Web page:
Not meant to diminish in any way the staggering contribution Stax made to popular music, but that Memphis label was not the be-all and end-all for quality Southern soul music of the 60s and 70s. And while every time a compilation of previously-overlooked music comes out – Los Nuggetz, for example, or the deep-archival comps curated by Keb Darge or Kris Needs – I find myself thinking that the well will have run dry, here we are yet again.
Founded in 2010 – yes, mere months ago – Omnivore Recordings has already staked out its reputation as one of the few go-to label for thoughtful compilations and reissues. Forty sides from tiny Valparaiso, FL-based Minaret Records are collected on the peerless 2cd set, The South Side of Soul Street: The Minaret Soul Singles 1967-1976.
The indie label based in Florida’s panhandle had access to a stable of singers, players and writers who – at their best – rivaled Memphis’ Stax in terms of quality. What Minaret didn’t have, critically, was access to a national distribution network. So soul-shaking sides by the likes of Doris Allen (“A Shell of a Woman”) and Big John Hamilton (“The Train”) went unheard and unappreciated by the record-buying public of the era.
The uninitiated might assume that Minaret singles were made-on-the-cheap affairs featuring third-string musicians and arrangers. But that’s simply not the case. Often availing themselves of Fame Studios in Muscle Shoals, AL, Minaret produced some very high quality recordings. Apparently the 700-mile round trip wasn’t too daunting a prospect for Minaret recording artists. Label head Finley Duncan and renowned producer Shelby Singleton (best known for his 1960s productions at Smash Records) guided their artists through sessions with ace players from across the South.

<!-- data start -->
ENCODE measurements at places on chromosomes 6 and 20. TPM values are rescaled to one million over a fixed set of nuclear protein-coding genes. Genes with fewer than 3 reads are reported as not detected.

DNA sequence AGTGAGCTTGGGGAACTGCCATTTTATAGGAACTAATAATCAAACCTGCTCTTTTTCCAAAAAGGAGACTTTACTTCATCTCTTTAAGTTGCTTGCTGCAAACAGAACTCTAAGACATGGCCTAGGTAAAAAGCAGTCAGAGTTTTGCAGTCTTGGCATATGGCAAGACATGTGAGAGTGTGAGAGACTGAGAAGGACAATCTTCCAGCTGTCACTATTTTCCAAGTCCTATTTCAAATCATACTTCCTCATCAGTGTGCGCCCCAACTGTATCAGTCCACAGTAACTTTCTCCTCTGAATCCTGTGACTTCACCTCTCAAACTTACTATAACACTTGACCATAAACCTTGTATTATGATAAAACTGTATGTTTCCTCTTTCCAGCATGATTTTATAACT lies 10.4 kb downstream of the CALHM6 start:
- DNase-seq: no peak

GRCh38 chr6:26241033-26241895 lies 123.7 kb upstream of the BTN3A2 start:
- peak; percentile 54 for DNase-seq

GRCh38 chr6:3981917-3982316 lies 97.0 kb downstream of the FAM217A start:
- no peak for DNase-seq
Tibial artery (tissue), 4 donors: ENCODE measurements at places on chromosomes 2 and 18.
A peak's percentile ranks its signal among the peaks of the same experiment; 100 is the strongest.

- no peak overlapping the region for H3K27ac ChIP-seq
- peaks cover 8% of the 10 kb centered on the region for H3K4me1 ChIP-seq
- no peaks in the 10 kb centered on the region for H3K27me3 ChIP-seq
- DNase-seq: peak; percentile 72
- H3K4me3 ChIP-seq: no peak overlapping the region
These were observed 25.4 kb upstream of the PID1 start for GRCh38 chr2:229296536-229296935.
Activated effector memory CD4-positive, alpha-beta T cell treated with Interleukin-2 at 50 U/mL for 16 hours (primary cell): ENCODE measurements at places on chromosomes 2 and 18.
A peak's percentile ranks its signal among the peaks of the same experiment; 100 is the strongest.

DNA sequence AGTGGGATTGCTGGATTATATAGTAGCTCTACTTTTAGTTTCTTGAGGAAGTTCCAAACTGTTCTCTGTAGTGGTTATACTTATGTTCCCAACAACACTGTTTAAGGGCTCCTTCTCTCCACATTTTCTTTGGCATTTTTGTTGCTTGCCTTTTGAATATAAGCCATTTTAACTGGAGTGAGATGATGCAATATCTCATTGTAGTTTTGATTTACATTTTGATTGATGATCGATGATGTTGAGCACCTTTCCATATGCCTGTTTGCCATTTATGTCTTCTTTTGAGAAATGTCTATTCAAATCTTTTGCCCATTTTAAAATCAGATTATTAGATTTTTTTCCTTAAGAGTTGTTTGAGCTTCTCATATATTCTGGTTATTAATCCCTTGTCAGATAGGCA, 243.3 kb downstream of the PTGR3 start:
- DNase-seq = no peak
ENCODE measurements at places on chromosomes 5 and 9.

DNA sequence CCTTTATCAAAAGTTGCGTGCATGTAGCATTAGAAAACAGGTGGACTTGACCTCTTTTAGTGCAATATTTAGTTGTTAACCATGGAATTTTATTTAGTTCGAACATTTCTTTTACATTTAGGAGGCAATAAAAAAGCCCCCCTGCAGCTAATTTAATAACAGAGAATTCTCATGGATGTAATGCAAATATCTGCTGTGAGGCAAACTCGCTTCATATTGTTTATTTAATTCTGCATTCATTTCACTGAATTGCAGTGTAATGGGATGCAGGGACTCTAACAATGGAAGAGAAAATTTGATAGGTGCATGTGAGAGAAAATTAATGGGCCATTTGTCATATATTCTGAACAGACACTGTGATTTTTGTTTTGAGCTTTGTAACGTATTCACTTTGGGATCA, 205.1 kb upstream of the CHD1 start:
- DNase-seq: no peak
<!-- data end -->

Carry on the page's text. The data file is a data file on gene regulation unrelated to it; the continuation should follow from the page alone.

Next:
And even the Minaret b-sides are strong: Gable Reed‘s flip “Who’s Been Warming My Oven” is a lyrical cousin to Detroit’s 100 Proof (Aged in Soul) and their 1970 stomper “Somebody’s Been Sleeping.” Big John Hamilton – a soul shouter with nuance in the Otis Redding tradition – paired with Doris Allen for several singles (all excellent) including a reading of Buddy Miles‘ “Them Changes.” Few of the other songs on this set will be familiar to most listeners, though Hamilton’s 1969 b-side “Before the Next Teardrop Falls” would be a hit when recorded some five years later by Freddy Fender. Likewise, most hearing these tracks for the first time won’t know much (if anything) about such artists as The Double Soul, Willie Cobbs or Johnny Dynamite, but Bill Dahl‘s excellent liner notes hit the high points in his signature clear and concise style. The South Side of Soul Street is that rare set that works both as historical document and highly enjoyable listening experience.
Note: in 2006, Sundazed released their own Minaret compilation, with the similar title A Fine Time: The South Side of Soul Street (named after Genie Brooks‘ 1969 b-side). That single-disc set contains eighteen tracks, fourteen of which appear on the Ominvore set alongside 26 others.
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